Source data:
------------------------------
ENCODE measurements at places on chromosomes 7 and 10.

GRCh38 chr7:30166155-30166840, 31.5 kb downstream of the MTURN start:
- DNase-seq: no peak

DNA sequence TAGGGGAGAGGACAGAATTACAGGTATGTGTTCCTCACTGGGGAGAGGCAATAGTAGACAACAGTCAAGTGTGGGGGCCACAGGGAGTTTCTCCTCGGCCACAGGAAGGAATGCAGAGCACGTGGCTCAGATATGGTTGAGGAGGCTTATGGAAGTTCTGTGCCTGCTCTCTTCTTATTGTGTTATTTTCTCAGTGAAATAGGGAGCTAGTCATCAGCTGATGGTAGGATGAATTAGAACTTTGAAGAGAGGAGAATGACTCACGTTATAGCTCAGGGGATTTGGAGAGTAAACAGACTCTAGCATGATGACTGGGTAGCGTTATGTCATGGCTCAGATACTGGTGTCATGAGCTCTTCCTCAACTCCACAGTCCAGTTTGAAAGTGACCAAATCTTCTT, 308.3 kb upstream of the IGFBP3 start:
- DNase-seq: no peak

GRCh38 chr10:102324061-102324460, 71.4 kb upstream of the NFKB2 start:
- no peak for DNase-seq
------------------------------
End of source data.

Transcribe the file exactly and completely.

ENCODE measurements at places on chromosomes 7 and 10.

GRCh38 chr7:30166155-30166840, 31.5 kb downstream of the MTURN start:
- DNase-seq: no peak

DNA sequence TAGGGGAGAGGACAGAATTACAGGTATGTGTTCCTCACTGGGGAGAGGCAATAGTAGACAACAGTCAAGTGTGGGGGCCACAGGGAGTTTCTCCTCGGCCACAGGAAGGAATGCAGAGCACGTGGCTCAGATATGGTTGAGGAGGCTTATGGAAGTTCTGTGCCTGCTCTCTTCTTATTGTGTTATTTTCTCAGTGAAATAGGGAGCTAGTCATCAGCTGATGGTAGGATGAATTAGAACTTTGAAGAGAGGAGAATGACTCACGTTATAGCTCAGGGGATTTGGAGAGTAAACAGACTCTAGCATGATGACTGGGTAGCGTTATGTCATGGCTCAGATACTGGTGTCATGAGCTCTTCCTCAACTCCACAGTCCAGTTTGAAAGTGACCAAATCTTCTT, 308.3 kb upstream of the IGFBP3 start:
- DNase-seq: no peak

GRCh38 chr10:102324061-102324460, 71.4 kb upstream of the NFKB2 start:
- no peak for DNase-seq